Flooding outlook - 4 December - 2pm

date04 December 2015

Marc Becker, SEPA’s Hydrology Duty Manager, said:

“Widespread flooding in parts of Scotland could affect some communities, and travel disruption is likely across many areas of Scotland over the coming days.

“During Friday persistent and heavy rainfall will move southeast across Scotland with gale force south-westerly winds. Rainfall will be heaviest over central and southern areas of Scotland during Friday evening and throughout Saturday which will cause river levels to rise. River levels in the Tay, Clyde and Tweed catchments are already high and are expected to rise further in the next 24 hours.

“Flooding impacts are likely to affect communities and cause travel disruption in Tayside, Central, West Central Scotland, Ayrshire and Arran, Dumfries and Galloway and the Scottish Borders from early Saturday morning.

“Over the coming days we will continually monitor levels and reassess the implications of the latest weather forecast updates for these areas. We will update the public on our latest forecasts via social media and Floodline. We would encourage members of the public to remain vigilant and be mindful of the conditions in their locality and when travelling.  You can view the latest travel updates in your area on Traffic Scotland.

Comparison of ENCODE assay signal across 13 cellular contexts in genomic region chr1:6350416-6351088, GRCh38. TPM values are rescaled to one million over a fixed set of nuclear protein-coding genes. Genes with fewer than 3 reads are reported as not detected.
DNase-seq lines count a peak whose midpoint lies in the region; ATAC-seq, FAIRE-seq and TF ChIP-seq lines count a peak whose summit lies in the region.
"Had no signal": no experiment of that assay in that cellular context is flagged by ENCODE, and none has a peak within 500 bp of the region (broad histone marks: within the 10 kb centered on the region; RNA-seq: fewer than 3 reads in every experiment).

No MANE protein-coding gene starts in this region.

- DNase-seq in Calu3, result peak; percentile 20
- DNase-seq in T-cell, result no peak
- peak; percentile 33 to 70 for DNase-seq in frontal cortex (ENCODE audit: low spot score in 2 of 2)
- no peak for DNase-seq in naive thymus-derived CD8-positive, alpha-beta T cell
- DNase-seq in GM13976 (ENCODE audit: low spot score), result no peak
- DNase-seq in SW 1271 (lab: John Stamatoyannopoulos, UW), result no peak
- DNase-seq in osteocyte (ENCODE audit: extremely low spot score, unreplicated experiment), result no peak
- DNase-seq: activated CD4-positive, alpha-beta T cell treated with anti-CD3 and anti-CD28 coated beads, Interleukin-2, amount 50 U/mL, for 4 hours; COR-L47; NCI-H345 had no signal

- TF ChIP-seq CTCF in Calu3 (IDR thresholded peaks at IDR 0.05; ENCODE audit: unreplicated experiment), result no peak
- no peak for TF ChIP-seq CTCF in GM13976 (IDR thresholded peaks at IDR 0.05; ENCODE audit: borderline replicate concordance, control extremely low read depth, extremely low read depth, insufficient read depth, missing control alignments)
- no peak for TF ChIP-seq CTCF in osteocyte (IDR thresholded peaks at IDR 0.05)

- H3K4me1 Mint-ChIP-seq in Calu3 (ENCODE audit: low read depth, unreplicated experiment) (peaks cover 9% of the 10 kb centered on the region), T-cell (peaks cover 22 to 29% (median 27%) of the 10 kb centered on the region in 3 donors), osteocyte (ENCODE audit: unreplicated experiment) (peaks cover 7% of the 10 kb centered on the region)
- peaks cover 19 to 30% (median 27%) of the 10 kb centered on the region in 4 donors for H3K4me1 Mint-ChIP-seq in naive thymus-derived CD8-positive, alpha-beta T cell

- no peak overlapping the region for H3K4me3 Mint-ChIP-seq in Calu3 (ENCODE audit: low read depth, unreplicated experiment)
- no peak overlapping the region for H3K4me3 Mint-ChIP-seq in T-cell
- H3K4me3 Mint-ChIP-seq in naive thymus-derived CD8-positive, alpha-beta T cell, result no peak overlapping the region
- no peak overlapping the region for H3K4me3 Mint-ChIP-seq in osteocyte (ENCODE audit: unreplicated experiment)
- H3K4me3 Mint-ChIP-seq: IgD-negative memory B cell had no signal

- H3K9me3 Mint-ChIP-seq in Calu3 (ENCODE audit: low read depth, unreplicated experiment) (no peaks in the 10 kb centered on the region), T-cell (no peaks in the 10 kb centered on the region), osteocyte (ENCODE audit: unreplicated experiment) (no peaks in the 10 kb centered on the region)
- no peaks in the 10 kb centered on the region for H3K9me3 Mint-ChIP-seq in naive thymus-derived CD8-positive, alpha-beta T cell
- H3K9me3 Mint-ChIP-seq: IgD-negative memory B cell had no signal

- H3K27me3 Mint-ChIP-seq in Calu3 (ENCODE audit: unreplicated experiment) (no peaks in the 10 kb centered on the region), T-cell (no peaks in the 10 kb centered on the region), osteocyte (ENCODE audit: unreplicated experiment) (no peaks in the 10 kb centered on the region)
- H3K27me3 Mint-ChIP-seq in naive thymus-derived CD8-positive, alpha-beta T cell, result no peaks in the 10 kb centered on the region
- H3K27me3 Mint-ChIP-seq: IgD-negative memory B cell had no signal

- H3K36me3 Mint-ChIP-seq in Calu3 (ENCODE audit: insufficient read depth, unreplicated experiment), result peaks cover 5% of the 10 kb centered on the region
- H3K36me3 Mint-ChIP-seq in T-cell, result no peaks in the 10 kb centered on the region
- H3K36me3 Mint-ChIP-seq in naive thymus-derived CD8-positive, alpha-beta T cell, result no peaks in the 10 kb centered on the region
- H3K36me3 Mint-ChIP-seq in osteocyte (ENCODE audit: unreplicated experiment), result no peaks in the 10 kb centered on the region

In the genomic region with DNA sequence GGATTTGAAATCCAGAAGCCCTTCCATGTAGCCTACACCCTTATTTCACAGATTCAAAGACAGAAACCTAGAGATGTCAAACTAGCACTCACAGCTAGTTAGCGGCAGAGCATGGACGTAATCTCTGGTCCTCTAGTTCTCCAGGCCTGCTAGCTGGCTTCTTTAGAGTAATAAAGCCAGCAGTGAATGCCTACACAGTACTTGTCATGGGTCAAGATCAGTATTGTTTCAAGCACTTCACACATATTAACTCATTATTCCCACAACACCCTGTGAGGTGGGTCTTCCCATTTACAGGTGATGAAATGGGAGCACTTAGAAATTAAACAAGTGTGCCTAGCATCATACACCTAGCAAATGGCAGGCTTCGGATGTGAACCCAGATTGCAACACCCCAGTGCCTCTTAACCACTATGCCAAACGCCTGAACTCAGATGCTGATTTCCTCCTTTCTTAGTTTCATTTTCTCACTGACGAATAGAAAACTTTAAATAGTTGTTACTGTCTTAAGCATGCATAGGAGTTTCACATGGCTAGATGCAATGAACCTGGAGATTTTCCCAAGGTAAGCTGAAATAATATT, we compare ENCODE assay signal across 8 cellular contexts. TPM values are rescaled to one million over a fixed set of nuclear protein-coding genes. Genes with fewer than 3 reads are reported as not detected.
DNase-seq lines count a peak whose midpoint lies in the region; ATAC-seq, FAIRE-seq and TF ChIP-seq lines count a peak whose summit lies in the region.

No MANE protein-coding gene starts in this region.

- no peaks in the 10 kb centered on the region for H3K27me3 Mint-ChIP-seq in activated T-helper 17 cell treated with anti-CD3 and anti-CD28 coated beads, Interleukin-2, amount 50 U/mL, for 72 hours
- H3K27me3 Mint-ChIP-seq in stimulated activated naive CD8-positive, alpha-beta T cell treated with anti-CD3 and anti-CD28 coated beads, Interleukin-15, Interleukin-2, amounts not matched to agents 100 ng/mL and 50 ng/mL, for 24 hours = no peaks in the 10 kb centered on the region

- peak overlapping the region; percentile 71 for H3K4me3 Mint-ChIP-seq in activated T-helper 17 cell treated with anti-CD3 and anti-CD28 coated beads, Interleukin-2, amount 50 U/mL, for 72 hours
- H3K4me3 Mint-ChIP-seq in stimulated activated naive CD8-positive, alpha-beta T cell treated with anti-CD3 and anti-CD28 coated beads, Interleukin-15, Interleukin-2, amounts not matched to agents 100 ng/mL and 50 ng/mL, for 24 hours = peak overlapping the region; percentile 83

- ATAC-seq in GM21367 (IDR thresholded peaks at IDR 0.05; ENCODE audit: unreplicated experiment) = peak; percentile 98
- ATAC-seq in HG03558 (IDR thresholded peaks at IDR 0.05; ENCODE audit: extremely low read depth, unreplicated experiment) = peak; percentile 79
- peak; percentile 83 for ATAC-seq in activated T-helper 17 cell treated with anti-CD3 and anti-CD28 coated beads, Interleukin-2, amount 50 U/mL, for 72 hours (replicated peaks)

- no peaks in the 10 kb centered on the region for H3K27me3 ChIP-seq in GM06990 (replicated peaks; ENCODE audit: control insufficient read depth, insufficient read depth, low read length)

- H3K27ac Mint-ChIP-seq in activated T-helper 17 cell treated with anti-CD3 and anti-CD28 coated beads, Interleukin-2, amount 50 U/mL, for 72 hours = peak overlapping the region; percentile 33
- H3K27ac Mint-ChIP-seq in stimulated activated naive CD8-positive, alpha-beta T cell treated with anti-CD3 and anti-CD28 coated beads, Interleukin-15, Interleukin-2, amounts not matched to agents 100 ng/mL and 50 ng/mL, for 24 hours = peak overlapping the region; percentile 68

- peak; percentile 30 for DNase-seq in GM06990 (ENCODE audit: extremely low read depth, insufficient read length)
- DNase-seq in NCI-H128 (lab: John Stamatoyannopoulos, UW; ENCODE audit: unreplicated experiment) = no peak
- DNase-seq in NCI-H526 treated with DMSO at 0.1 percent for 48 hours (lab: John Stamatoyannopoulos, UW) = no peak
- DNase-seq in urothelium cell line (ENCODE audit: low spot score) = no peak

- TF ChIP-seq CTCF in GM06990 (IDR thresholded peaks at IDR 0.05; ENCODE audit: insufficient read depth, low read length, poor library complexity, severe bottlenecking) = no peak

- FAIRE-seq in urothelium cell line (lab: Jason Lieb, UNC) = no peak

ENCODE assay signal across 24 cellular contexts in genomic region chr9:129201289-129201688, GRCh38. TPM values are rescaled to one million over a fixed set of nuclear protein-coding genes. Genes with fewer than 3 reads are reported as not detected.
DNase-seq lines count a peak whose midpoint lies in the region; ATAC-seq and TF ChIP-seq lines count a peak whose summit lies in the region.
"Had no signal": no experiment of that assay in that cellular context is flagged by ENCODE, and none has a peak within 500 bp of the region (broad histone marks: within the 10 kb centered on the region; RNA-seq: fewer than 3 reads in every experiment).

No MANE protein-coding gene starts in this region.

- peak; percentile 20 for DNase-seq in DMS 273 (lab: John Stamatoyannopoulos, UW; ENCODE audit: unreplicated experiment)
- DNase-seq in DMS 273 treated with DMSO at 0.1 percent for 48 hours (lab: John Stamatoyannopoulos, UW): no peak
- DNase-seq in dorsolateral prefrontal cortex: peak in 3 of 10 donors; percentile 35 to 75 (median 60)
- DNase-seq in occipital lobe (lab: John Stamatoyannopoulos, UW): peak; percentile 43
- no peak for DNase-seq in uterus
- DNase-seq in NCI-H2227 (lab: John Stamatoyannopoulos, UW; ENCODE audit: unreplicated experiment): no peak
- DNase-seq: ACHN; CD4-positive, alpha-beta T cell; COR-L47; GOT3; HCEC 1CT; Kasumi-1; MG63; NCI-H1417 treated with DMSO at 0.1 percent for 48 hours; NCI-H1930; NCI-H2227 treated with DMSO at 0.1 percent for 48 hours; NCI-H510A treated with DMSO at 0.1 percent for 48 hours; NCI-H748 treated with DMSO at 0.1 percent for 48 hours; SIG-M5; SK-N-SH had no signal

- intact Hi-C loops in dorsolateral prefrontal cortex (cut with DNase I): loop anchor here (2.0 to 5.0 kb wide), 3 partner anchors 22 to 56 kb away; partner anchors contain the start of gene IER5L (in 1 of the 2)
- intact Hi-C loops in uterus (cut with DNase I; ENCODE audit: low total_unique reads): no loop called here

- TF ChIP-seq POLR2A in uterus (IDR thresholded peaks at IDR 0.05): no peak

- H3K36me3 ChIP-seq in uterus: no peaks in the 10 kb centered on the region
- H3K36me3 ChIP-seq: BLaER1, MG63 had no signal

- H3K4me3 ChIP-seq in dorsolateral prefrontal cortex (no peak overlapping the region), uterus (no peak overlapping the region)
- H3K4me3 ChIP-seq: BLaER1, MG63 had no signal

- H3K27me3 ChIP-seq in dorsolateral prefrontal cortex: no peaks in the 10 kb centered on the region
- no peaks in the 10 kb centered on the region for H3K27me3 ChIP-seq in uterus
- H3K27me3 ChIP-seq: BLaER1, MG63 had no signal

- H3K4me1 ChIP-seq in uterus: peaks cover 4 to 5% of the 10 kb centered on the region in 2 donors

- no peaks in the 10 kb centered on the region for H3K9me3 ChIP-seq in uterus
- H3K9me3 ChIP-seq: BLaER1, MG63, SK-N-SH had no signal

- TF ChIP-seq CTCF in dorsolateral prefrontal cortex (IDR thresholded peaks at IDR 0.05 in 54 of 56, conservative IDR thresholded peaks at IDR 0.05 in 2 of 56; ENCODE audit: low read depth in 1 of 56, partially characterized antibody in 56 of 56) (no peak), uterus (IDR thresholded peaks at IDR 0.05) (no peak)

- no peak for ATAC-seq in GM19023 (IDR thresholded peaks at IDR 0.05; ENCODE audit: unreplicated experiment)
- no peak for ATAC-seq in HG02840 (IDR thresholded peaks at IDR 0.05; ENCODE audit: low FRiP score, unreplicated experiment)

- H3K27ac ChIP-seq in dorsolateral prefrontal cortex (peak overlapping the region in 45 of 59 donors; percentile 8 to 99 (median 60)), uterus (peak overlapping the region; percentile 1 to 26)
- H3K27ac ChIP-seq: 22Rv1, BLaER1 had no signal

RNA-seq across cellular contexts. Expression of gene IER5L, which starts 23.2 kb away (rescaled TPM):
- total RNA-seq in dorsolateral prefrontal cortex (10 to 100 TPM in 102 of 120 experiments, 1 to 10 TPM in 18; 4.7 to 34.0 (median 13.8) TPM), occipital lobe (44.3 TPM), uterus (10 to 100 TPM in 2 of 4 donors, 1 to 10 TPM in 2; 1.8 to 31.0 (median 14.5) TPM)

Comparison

"We will continually assess the situation and post the latest updates on our live flood updates page of the SEPA website. We also encourage people to sign up for free flood messages direct to their phone by calling Floodline on 0345 988 1188 via our website. Members of the public can also use the recently launched Report–a-Flood tool to inform us of flooding incidents/ SEPA will publish these reports online to increase awareness of local flood impacts and help keep communities informed of the areas most affected. Please note that Report A Flood is purely for information sharing and cannot be used to report problems, ask questions or report emergencies. Emergency situations should always be reported to the emergency services.”

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